Fashion magazines like Vogue and Bazaar herald these diversions more in the vein of art-fashion than the beach, as designers Andre Correges and Paco Rabanne rush to introduce loose-fitting plastic chain-mail camisoles, bras, halters, and bandeaux that encourage glimpses of the anatomy underneath (fig. 23-6, RS69). In the movies, Fellini's costume designers for Satyricon posture the metallic cutout bra (SY6910) as a costume of Roman times.
In truth, a lot more crochet bikinis are sold than are ever worn to the beach. What does migrate from the pages of the popular press into reality is a more casual display of the breast. The 1960s evolves a propensity to bralessness and a free-moving breast inside the shirt. Skirts that are looser-fitting invite nipple peeks down armholes and shirt-tops. The fashion fringe then discovers see-through and transparent blouses. Allegedly invented by Rudi Gernreich, the inventor of the topless maillot, the more covered see-through blouse allows the full figure to be viewed through the gauze of material (fig. 23-5). The see-through is not a look for the timid. Translucency--somewhere between opaque and the Emperor's New Clothes--allows the body to be covered, yet completely exposed. Ironically, the transparent and semi-transparent blouse is a more public garment than the bikini and because it is more covered-up overall, it can be less covered.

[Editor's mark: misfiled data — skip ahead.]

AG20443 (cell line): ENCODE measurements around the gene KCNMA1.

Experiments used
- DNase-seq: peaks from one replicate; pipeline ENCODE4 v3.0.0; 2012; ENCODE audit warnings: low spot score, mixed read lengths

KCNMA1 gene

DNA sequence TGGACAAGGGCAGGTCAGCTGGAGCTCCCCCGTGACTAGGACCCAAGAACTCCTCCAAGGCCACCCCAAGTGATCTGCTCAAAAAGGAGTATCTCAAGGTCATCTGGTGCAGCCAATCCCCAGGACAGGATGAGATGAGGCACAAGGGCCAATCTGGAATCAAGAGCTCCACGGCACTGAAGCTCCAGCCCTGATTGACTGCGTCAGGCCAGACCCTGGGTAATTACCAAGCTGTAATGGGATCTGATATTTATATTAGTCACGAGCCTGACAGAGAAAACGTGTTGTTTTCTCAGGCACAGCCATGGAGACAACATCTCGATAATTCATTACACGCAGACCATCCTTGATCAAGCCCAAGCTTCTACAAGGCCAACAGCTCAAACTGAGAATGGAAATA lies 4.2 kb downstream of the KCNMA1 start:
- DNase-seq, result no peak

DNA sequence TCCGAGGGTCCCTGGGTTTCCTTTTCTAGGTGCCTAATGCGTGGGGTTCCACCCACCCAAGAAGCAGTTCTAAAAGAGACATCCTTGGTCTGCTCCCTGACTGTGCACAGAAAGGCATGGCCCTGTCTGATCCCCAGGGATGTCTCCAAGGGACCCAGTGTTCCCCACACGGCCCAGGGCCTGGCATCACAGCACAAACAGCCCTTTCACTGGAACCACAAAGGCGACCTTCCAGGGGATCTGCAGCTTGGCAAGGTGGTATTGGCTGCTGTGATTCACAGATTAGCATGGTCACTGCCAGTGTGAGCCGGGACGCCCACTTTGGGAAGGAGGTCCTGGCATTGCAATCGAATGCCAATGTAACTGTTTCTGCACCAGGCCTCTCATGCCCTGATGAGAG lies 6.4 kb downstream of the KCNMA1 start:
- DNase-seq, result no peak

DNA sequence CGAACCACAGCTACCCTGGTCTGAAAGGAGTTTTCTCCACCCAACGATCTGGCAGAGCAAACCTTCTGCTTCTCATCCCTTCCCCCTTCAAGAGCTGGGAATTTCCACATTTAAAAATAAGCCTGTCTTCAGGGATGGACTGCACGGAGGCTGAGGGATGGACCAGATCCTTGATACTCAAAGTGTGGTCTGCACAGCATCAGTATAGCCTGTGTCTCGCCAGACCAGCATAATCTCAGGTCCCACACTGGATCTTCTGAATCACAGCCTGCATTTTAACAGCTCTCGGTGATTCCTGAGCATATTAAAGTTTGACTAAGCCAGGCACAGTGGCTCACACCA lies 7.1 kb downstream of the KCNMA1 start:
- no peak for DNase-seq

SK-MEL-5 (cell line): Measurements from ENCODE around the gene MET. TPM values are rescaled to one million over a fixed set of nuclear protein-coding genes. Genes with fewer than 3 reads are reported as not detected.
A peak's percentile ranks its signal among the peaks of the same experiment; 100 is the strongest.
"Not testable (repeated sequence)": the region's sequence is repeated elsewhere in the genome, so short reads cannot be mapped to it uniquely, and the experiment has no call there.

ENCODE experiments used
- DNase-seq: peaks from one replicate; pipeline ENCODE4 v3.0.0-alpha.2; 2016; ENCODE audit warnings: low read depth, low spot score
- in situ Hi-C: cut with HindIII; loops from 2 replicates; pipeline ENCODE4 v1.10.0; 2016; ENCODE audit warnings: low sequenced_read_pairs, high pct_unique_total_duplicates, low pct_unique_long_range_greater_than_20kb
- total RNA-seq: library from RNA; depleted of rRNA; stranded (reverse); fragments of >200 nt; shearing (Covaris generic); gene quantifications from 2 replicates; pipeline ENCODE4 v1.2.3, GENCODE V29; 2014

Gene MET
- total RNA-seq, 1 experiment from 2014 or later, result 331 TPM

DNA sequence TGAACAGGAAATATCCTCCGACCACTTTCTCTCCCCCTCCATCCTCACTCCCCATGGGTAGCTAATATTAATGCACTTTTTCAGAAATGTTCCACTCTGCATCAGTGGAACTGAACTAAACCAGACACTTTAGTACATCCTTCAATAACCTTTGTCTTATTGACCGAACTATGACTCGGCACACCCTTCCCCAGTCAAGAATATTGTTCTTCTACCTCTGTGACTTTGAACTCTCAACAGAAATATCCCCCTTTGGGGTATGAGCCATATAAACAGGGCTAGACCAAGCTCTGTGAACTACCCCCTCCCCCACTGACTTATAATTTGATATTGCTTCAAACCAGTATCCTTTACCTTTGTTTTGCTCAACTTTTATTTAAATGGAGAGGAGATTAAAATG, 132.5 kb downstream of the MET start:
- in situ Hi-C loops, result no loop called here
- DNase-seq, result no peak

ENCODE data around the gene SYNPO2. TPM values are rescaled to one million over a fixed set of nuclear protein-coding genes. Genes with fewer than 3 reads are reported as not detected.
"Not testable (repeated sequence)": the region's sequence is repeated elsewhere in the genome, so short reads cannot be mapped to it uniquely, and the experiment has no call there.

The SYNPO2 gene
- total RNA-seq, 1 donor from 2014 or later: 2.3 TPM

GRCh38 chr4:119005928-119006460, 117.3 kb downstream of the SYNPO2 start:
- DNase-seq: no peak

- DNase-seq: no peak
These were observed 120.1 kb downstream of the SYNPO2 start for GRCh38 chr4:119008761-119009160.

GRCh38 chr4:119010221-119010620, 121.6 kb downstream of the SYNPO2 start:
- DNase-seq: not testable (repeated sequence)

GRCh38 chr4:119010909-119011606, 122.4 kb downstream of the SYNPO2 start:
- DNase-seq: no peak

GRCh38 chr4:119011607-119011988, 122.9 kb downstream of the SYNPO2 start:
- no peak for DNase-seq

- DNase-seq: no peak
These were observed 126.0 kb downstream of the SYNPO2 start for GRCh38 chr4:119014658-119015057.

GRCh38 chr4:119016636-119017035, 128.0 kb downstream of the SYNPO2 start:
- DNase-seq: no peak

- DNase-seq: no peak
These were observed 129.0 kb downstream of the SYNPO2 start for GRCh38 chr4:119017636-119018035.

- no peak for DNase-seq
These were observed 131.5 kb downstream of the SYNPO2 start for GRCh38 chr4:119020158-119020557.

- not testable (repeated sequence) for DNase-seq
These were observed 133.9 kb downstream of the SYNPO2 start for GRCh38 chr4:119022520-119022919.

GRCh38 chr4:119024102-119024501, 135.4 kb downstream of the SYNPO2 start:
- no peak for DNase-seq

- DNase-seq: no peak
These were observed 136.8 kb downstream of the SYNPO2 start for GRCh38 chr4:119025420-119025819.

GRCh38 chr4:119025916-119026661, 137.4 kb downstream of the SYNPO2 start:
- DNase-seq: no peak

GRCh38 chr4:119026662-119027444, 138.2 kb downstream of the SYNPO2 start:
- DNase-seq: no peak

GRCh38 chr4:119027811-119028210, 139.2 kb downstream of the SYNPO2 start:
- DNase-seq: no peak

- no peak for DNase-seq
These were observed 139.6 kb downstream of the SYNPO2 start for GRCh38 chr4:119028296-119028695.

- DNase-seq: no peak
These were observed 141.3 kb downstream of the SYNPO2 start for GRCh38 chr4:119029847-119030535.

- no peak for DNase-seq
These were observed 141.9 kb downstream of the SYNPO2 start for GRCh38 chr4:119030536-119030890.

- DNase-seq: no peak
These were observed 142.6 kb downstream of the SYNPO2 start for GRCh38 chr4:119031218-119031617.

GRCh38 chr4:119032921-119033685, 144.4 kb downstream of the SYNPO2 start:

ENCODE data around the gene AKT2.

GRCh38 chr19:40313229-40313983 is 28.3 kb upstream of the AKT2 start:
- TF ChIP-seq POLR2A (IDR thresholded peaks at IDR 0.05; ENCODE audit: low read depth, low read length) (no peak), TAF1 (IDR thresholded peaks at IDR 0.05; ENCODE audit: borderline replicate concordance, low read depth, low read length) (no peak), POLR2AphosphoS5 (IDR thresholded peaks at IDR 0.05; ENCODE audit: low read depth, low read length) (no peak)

Another manifestation of the open-up/cover-up dichotomy are swimsuits that expose the absolute maximum amount of belly, but cover up the rest of the body, including the chest, legs and arms, and which have high necks, hoods, and long sleeves (VG7110) or pantaloons (VG6710).